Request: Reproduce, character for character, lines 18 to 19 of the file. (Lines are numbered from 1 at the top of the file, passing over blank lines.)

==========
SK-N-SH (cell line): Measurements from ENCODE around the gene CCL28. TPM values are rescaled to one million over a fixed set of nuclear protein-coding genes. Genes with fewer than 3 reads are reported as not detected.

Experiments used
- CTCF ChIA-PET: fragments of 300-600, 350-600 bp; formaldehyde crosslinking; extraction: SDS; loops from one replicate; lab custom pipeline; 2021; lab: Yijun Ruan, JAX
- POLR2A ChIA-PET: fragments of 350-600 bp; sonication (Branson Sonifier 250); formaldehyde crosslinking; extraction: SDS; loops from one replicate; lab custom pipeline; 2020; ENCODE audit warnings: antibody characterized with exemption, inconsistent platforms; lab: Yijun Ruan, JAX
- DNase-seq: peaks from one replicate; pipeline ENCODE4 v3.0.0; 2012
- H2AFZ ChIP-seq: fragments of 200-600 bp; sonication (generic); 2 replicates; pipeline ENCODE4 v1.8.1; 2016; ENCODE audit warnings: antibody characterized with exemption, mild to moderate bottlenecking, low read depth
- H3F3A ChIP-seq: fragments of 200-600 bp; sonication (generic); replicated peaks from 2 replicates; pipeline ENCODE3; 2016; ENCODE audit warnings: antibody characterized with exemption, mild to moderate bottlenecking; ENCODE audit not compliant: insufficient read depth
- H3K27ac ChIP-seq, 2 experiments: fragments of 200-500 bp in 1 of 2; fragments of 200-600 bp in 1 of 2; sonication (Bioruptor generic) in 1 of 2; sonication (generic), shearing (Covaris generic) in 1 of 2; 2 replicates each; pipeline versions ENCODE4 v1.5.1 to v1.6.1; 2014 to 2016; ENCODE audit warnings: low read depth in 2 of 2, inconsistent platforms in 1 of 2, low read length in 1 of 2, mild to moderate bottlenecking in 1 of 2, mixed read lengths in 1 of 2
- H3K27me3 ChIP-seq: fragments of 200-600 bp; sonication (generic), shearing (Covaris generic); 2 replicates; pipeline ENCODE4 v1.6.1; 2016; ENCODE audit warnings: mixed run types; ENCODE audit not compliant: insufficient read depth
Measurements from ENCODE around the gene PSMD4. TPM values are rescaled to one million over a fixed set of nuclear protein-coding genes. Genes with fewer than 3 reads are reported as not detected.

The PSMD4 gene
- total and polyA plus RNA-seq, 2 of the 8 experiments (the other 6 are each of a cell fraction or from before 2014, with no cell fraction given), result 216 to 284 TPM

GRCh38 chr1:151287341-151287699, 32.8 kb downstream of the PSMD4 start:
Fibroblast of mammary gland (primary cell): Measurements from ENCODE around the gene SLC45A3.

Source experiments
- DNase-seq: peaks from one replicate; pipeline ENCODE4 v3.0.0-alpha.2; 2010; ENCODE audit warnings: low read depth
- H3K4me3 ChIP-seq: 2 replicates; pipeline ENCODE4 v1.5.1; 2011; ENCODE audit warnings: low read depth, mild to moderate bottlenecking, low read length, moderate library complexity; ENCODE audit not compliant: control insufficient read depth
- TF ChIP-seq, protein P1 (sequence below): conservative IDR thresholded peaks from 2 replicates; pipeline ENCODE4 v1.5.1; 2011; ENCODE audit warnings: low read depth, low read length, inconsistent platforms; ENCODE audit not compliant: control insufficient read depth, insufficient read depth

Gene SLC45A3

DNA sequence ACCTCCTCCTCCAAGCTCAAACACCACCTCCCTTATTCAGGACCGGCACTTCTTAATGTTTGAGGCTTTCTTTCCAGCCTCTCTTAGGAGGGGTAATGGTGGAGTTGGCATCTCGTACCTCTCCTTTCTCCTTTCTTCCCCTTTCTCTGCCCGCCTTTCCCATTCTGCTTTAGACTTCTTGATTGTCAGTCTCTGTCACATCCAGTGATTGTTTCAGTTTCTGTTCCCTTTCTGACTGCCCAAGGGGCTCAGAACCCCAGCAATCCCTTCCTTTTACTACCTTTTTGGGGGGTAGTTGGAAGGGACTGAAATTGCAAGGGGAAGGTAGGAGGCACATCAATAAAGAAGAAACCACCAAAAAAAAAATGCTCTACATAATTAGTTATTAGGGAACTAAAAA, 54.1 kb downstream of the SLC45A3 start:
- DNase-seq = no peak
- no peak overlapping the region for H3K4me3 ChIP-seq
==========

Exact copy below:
- TF ChIP-seq, protein P1 (sequence below): conservative IDR thresholded peaks from 2 replicates; pipeline ENCODE4 v1.5.1; 2011; ENCODE audit warnings: low read depth, low read length, inconsistent platforms; ENCODE audit not compliant: control insufficient read depth, insufficient read depth

Gene SLC45A3